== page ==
SOME LIKE IT HOT costumes, dress, infoAfter almost three years on her Connecticut farm with her Pulitzer Prize-winning playwright husband Arthur Miller, Marilyn Monroe returned to Hollywood to make Some Like It Hot. Since her absence, thirty-year-old Marilyn has added additional curves which are very becoming.
Before going into production, director Billy Wilder exclaimed: "Although Tony Curtis and Jack Lemmon have to dress as girls through most of the picture, there is no need to overdo it. I think the 'girls'--I mean boys--should wear medium-size 'busts.' After all, we do have Marilyn Monroe"
Disguised as girls in an all-girl orchestra --to escape from gin mill gangsters--Tony and Jack have jazzy getups. Tony's flapper era gown was acturally once worn in 1927 by silent star Laurra La Plante; Jack's number is also a 1927 gown, once worn by Connie Bennett.
The boys reported to make-upthree hours before shooting time; they had to be painted, padded, and have their shins shaved; also, their feet had to be strengthened for the high heels they had to wear. To do this, Tony balanced on Coke bottles while he slipped into his girdle. Jack did a little slipping of his own--he slipped his cigarettes, small change and car keys into his bra. Their attire was so convincing that when the boys went into the men's room--it almost caused a riot.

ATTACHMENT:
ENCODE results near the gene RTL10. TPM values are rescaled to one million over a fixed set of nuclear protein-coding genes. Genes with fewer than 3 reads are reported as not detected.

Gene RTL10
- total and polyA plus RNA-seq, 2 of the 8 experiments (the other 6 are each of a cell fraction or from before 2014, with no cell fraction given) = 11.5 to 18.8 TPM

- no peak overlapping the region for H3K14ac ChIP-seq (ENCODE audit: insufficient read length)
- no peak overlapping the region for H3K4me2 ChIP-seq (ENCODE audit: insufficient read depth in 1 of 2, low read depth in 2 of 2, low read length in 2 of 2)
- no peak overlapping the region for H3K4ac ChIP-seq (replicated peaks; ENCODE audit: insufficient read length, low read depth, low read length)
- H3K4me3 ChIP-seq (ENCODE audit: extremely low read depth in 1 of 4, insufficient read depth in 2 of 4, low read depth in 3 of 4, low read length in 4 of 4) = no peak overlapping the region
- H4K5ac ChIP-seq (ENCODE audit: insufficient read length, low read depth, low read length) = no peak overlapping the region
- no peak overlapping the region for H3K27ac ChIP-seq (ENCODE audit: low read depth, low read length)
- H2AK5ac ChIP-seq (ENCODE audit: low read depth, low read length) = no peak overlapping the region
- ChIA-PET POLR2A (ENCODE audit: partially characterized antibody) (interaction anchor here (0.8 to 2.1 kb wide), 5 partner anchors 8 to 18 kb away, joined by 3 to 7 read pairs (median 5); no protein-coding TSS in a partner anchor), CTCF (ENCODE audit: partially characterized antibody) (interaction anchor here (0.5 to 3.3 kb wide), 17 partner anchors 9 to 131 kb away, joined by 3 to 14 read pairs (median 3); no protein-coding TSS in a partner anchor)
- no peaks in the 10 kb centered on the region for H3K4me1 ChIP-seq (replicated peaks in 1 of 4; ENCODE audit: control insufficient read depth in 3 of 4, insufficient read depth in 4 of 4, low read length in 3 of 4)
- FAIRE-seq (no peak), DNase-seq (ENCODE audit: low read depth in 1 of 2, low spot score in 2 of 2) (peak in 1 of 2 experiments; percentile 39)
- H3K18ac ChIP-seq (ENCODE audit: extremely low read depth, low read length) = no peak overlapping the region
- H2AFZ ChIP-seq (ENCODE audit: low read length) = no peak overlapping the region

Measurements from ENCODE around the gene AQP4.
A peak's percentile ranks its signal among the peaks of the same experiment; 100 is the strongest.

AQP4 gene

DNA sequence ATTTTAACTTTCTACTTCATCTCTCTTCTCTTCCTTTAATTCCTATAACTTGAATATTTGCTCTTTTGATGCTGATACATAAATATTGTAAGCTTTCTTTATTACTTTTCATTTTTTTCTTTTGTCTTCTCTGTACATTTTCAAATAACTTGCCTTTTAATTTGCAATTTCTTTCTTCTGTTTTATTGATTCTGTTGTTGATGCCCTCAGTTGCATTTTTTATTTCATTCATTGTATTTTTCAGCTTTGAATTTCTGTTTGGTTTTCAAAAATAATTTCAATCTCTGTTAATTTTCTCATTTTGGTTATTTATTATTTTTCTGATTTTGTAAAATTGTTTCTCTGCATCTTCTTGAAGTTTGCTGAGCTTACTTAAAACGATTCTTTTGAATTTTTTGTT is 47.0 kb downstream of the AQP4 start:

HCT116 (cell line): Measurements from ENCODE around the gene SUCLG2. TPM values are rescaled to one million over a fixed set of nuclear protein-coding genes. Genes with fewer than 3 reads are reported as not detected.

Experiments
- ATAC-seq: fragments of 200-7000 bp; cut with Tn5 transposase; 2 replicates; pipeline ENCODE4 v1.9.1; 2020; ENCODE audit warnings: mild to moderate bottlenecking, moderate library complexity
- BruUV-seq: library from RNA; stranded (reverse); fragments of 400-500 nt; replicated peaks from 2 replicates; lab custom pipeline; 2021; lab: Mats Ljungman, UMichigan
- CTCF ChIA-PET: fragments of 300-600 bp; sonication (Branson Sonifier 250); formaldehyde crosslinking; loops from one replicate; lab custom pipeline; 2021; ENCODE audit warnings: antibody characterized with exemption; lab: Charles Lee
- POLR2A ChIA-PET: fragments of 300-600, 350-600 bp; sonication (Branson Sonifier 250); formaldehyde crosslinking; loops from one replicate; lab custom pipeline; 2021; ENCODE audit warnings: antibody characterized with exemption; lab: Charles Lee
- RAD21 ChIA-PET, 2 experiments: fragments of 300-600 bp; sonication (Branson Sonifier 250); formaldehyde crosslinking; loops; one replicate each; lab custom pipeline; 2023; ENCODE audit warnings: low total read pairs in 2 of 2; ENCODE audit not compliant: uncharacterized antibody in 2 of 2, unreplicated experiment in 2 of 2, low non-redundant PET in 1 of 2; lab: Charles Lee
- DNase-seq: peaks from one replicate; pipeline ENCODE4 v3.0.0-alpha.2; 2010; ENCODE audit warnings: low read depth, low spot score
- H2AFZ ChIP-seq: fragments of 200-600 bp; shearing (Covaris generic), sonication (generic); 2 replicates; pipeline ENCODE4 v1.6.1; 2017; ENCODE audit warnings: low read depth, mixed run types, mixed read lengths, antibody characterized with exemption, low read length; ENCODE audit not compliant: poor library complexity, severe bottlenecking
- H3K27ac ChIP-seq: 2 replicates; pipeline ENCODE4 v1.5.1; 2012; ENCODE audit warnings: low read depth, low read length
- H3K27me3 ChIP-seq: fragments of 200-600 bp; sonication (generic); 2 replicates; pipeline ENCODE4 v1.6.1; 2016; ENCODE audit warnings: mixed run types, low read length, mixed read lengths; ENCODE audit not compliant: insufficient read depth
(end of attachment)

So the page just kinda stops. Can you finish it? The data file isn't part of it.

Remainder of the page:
Orry-Kelly designed Marilyn's costumes. Hair stylist Sidney Guilaroff came over from MGM to create Marilyn's 1929 coiffures.
The blonde bombshell--who was pregnant at the time, but sadly lost the baby later--granted few interviews. She lamented, "Why do reporters ask if I'm happy, or unhappy? Making movies is just one part of my life. My ambition is to grow old gracefully like Marie Dressler, who was my idol."
George Raft, the all-time champion movie mobster, has never belted down anything stronger than milk; in this picture, he's mowed down in true gangland fashion by Edward G. Robinson, Jr. Junior, not as experienced as his famous father, accidentally touched his gun barrel and got burned.
Beloved sixty-six-year-old Joe E. Brown came out of retirement for two important reasons: to work with Marilyn, and to dance on the screen--both famous "firsts" in his long and lively career. THE END